DS: Our group studies the physics of neutrinos—the lowest mass but most abundant of the fundamental matter particles that we know. They are electrically neutral and only interact through the so-called weak nuclear force and gravity, which makes them challenging to study but also makes them a unique and exciting probe of a range of phenomena in the universe. Our group is interested in neutrino oscillations, the process by which they transform between different “flavors.”

We are trying to answer whether neutrinos could explain why matter came to dominate over antimatter in the early universe instead of just annihilating each other into a structureless sea of photons. And we are searching for new types of particles called sterile neutrinos, which interact with matter only through gravity.

How might collaboration between a theorist and an experimentalist benefit your research?

LW: A key ingredient of my work is taking inspiration from data, to develop new ideas that can be tested by experimentation and new strategies to look for interesting signals. This cannot happen without active interaction with my experimental colleagues.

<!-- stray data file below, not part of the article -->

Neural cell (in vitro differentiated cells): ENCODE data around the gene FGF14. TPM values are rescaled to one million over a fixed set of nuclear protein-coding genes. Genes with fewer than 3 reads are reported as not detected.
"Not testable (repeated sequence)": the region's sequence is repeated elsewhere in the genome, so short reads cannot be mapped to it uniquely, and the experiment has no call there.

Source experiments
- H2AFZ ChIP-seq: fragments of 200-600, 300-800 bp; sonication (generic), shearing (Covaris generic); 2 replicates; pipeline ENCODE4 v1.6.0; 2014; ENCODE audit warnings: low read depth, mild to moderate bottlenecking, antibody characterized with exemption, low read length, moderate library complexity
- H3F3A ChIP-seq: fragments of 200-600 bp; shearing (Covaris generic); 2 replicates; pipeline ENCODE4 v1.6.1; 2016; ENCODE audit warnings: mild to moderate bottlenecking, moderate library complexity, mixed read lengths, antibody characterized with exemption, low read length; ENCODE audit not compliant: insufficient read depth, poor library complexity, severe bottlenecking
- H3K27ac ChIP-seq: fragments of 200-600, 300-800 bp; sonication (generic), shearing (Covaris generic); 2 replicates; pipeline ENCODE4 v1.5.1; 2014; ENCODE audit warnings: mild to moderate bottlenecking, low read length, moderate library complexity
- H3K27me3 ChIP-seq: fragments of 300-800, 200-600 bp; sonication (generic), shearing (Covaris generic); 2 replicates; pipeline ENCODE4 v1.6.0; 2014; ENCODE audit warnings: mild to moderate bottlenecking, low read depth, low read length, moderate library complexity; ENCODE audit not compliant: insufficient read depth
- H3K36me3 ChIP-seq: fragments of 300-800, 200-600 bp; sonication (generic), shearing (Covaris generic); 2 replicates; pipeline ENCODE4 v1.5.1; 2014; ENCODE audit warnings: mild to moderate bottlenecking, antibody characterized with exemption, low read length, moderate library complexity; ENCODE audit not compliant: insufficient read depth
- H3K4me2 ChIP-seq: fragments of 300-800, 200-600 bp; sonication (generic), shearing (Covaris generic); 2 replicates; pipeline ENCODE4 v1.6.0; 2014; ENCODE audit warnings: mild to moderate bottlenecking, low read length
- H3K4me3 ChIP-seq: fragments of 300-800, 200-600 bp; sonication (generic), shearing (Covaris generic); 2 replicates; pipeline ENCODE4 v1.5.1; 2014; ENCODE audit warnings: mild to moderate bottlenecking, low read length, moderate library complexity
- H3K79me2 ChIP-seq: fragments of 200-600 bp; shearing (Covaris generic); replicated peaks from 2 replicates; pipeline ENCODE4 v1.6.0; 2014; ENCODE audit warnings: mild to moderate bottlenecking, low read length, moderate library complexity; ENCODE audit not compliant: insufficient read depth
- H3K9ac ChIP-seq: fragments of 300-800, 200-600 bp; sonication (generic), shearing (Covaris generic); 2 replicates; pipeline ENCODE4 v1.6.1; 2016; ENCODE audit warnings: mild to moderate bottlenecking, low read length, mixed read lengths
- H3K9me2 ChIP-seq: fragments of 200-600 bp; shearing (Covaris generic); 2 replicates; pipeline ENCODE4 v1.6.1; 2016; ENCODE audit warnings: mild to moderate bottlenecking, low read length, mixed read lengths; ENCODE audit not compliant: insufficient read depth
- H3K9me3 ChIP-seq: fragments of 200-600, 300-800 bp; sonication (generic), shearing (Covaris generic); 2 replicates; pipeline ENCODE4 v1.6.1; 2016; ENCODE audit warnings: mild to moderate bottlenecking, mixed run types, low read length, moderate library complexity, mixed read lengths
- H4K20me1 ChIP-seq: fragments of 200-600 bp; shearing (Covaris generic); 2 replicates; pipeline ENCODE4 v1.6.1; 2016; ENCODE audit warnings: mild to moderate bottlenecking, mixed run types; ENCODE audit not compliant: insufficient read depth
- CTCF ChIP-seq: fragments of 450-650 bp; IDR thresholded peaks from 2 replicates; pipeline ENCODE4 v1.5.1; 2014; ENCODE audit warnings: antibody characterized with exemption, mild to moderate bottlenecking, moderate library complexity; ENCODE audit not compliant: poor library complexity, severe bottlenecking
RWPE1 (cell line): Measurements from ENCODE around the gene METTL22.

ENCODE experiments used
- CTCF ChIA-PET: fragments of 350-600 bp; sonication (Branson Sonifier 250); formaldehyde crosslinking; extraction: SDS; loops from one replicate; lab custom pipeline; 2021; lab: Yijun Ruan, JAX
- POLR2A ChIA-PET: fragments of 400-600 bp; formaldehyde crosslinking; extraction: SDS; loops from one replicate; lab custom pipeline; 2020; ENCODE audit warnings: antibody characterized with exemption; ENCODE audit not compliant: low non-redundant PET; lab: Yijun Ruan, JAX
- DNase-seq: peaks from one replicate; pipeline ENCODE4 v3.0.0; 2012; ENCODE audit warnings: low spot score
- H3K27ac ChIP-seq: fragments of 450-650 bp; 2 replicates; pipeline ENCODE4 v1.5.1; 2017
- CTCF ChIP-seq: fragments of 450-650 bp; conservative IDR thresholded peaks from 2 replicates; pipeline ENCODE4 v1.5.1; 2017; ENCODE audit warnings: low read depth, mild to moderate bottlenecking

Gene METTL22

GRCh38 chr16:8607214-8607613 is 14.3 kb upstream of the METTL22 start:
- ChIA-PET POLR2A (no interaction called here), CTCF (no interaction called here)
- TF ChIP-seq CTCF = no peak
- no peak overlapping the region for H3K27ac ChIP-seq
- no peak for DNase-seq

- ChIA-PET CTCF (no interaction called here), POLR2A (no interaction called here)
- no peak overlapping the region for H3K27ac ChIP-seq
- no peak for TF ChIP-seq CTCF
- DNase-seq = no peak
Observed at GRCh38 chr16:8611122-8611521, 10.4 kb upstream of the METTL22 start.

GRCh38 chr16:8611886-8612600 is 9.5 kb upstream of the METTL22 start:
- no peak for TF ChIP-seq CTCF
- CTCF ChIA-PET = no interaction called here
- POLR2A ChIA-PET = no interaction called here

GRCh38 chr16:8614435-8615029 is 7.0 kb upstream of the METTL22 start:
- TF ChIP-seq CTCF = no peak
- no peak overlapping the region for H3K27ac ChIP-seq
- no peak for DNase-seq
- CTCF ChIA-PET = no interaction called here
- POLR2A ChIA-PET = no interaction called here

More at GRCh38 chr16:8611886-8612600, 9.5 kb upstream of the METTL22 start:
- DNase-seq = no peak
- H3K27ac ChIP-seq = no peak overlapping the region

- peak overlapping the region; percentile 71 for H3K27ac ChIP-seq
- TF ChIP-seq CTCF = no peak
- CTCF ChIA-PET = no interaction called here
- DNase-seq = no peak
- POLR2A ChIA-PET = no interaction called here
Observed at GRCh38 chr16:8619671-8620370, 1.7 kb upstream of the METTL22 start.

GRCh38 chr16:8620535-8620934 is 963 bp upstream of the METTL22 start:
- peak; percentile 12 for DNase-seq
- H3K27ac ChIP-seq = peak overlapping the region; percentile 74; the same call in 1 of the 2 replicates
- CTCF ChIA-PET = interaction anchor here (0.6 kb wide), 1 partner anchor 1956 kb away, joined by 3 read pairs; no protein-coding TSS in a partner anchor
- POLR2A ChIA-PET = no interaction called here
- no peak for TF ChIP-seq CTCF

DS: In particle physics we are in an exploratory period, trying to figure out where the cracks are in our model of how the universe works. It’s critical that experimentalists, who develop the methods to search for new phenomena, and theorists, who provide guidance on where they could or could not be hiding, work together closely. The theory community can also provide important input on dealing with certain systematic uncertainties that impact experiments, so regular communication is vital.

How will the Physics Research Center support research in ways that current facilities haven’t?

LW: The renovation of LASR promotes the interaction between experimentalists and theorists as well as between different areas of theoretical physics, which is crucial to catalyze progress.

More than just nice new offices and dining areas, the Physics Research Center will offer faculty, students, and staff a better chance to run into each other—motivating the exchange of ideas and inviting discussions.

This is a distinct feature of many leading institutions. I cannot remember how many times new ideas were born from frequent and spontaneous interactions among colleagues in such spaces.